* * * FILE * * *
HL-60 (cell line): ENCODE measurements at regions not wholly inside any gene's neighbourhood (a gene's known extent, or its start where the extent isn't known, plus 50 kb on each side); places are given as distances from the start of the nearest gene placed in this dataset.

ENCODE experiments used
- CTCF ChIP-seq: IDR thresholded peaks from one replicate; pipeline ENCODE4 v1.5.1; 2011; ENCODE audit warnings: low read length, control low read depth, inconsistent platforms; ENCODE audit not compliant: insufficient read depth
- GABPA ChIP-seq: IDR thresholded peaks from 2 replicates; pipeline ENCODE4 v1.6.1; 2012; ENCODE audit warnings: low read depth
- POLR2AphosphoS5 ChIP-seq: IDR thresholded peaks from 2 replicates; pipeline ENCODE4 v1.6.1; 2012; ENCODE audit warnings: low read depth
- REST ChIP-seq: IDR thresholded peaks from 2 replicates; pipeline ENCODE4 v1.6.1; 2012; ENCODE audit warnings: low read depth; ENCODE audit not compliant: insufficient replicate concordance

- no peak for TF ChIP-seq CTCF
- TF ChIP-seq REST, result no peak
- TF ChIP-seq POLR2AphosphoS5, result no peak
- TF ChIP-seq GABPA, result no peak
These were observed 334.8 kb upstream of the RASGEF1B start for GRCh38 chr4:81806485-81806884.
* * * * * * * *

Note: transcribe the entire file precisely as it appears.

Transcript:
HL-60 (cell line): ENCODE measurements at regions not wholly inside any gene's neighbourhood (a gene's known extent, or its start where the extent isn't known, plus 50 kb on each side); places are given as distances from the start of the nearest gene placed in this dataset.

ENCODE experiments used
- CTCF ChIP-seq: IDR thresholded peaks from one replicate; pipeline ENCODE4 v1.5.1; 2011; ENCODE audit warnings: low read length, control low read depth, inconsistent platforms; ENCODE audit not compliant: insufficient read depth
- GABPA ChIP-seq: IDR thresholded peaks from 2 replicates; pipeline ENCODE4 v1.6.1; 2012; ENCODE audit warnings: low read depth
- POLR2AphosphoS5 ChIP-seq: IDR thresholded peaks from 2 replicates; pipeline ENCODE4 v1.6.1; 2012; ENCODE audit warnings: low read depth
- REST ChIP-seq: IDR thresholded peaks from 2 replicates; pipeline ENCODE4 v1.6.1; 2012; ENCODE audit warnings: low read depth; ENCODE audit not compliant: insufficient replicate concordance

- no peak for TF ChIP-seq CTCF
- TF ChIP-seq REST, result no peak
- TF ChIP-seq POLR2AphosphoS5, result no peak
- TF ChIP-seq GABPA, result no peak
These were observed 334.8 kb upstream of the RASGEF1B start for GRCh38 chr4:81806485-81806884.